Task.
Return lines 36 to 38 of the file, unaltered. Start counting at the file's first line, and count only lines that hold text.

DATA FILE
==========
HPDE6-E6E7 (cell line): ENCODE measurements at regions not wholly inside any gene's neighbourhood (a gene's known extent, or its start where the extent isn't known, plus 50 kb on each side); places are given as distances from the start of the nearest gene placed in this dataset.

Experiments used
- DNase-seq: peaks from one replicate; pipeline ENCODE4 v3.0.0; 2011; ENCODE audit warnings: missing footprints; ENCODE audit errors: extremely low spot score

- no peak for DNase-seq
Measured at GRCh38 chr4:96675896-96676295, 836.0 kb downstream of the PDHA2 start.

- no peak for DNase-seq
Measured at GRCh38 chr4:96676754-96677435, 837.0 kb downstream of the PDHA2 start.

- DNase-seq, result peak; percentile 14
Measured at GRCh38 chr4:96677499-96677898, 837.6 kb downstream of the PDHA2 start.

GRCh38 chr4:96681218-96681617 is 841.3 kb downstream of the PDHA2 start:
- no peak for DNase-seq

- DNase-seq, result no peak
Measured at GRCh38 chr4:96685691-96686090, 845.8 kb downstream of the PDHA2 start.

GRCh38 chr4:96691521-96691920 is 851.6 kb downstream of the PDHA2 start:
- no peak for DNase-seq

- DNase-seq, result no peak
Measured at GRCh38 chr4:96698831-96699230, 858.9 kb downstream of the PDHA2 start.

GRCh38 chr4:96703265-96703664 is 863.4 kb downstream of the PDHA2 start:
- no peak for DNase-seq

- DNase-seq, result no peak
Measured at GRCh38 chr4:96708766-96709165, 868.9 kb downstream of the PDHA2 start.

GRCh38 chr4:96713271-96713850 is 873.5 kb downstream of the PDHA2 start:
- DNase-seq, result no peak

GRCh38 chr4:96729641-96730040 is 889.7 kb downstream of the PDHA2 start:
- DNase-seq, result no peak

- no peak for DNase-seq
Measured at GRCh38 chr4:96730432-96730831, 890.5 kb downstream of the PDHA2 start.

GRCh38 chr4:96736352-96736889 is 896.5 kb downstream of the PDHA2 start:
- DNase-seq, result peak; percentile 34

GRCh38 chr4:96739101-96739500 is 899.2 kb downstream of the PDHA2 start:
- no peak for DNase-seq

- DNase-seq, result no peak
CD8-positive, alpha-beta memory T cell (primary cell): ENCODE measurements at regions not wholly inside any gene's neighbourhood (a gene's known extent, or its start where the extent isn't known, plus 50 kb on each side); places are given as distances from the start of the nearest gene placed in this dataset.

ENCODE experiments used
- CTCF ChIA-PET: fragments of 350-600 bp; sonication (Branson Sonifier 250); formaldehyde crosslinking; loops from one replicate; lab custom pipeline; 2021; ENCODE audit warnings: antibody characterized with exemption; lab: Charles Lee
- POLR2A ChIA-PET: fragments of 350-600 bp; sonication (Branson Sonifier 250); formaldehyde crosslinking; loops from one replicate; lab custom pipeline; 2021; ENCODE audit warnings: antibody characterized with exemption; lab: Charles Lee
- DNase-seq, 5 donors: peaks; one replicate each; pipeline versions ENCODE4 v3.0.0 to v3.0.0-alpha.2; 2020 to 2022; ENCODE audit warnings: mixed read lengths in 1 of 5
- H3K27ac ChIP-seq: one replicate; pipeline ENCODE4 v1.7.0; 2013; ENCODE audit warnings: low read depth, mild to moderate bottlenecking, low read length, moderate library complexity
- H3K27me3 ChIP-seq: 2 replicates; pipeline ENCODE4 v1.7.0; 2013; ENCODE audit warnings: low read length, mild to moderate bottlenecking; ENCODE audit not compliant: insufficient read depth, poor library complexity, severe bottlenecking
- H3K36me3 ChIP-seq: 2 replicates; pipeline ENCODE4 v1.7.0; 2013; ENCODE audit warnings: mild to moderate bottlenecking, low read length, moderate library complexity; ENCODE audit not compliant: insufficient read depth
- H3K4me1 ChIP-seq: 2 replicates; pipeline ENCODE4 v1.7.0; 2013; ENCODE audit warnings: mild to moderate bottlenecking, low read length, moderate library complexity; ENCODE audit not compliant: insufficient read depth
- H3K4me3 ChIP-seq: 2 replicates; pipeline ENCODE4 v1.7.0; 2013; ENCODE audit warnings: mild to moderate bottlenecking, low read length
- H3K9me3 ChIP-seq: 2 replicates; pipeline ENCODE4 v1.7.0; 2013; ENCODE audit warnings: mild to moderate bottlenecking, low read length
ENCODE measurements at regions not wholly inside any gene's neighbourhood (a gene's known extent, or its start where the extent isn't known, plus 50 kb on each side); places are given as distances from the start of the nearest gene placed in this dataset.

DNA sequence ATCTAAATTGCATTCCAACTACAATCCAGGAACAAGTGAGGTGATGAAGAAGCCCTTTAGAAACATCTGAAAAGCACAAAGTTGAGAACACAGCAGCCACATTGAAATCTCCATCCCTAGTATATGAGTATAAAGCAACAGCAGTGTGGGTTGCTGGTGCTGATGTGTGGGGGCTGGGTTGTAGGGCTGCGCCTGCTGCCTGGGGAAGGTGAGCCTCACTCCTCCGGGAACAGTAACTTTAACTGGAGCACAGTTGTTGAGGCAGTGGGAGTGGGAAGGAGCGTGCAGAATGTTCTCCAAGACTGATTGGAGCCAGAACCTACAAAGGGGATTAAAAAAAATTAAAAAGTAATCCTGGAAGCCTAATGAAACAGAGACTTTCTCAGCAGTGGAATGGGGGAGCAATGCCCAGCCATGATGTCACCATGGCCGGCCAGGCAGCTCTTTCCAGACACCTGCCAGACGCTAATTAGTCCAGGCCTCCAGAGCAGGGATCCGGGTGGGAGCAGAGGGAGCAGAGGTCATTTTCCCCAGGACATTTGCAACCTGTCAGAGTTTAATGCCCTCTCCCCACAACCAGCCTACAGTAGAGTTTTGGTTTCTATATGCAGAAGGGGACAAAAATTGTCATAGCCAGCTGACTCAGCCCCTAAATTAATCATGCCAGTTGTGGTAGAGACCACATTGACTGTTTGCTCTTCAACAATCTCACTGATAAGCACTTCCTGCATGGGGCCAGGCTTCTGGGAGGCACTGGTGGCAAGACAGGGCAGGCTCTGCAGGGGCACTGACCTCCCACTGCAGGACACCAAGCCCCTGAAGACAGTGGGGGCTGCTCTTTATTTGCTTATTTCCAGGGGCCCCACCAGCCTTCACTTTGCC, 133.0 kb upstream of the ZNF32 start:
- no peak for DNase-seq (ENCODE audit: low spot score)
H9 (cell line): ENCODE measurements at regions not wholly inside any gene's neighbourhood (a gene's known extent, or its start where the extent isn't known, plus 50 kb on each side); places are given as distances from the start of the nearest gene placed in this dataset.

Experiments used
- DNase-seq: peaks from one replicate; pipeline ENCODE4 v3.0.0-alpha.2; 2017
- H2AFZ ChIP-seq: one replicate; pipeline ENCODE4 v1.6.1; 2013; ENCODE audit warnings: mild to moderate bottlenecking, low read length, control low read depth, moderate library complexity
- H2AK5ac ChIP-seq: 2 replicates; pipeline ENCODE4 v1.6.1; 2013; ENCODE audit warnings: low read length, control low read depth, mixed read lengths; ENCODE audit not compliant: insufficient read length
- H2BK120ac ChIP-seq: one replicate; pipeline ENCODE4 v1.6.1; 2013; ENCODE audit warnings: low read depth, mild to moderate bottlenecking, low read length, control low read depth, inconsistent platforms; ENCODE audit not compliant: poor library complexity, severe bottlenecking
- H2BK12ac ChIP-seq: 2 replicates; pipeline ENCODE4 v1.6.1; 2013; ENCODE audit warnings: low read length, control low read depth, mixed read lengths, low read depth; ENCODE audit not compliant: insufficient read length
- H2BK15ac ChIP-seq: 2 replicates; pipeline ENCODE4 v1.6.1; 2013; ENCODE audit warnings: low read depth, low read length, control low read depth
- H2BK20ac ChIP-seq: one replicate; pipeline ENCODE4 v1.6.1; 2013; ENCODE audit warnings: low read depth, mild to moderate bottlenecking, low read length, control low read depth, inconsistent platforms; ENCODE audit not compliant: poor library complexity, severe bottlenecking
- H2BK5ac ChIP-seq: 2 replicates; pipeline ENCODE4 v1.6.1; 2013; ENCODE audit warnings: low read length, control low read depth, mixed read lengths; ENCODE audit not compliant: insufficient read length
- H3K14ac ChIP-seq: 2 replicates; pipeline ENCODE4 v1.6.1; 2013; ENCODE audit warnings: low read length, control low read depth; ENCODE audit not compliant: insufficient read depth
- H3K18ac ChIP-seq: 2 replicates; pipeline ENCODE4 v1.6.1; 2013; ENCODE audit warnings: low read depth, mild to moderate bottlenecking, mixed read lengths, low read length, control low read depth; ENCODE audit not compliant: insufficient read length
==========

- POLR2A ChIA-PET: fragments of 350-600 bp; sonication (Branson Sonifier 250); formaldehyde crosslinking; loops from one replicate; lab custom pipeline; 2021; ENCODE audit warnings: antibody characterized with exemption; lab: Charles Lee
- DNase-seq, 5 donors: peaks; one replicate each; pipeline versions ENCODE4 v3.0.0 to v3.0.0-alpha.2; 2020 to 2022; ENCODE audit warnings: mixed read lengths in 1 of 5
- H3K27ac ChIP-seq: one replicate; pipeline ENCODE4 v1.7.0; 2013; ENCODE audit warnings: low read depth, mild to moderate bottlenecking, low read length, moderate library complexity